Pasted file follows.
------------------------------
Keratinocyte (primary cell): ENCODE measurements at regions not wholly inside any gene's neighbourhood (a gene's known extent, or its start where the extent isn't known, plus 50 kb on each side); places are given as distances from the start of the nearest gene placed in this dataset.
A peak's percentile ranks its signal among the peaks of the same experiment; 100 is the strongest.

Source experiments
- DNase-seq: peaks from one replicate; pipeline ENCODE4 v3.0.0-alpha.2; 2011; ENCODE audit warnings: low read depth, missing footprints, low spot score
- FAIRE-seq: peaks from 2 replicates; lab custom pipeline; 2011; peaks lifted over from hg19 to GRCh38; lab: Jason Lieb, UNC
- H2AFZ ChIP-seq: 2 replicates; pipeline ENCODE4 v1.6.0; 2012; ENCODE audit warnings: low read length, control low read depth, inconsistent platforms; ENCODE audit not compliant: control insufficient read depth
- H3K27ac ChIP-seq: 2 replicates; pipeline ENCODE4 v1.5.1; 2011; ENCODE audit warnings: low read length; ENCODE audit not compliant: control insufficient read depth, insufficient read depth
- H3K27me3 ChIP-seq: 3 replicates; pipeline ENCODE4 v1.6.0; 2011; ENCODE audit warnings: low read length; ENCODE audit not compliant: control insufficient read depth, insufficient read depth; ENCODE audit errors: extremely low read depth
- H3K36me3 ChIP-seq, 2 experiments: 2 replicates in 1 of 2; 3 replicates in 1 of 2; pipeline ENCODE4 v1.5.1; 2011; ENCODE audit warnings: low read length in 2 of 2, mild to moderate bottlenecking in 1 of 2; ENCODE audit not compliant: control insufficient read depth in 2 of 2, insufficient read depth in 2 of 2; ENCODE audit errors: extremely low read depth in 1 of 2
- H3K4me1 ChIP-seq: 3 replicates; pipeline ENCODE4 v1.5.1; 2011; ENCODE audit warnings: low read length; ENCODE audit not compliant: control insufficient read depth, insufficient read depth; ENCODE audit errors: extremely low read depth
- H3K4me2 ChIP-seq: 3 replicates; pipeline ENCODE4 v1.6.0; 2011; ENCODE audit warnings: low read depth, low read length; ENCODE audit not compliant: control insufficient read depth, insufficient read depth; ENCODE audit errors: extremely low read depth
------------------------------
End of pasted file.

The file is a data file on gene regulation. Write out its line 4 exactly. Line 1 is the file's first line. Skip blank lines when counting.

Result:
- DNase-seq: peaks from one replicate; pipeline ENCODE4 v3.0.0-alpha.2; 2011; ENCODE audit warnings: low read depth, missing footprints, low spot score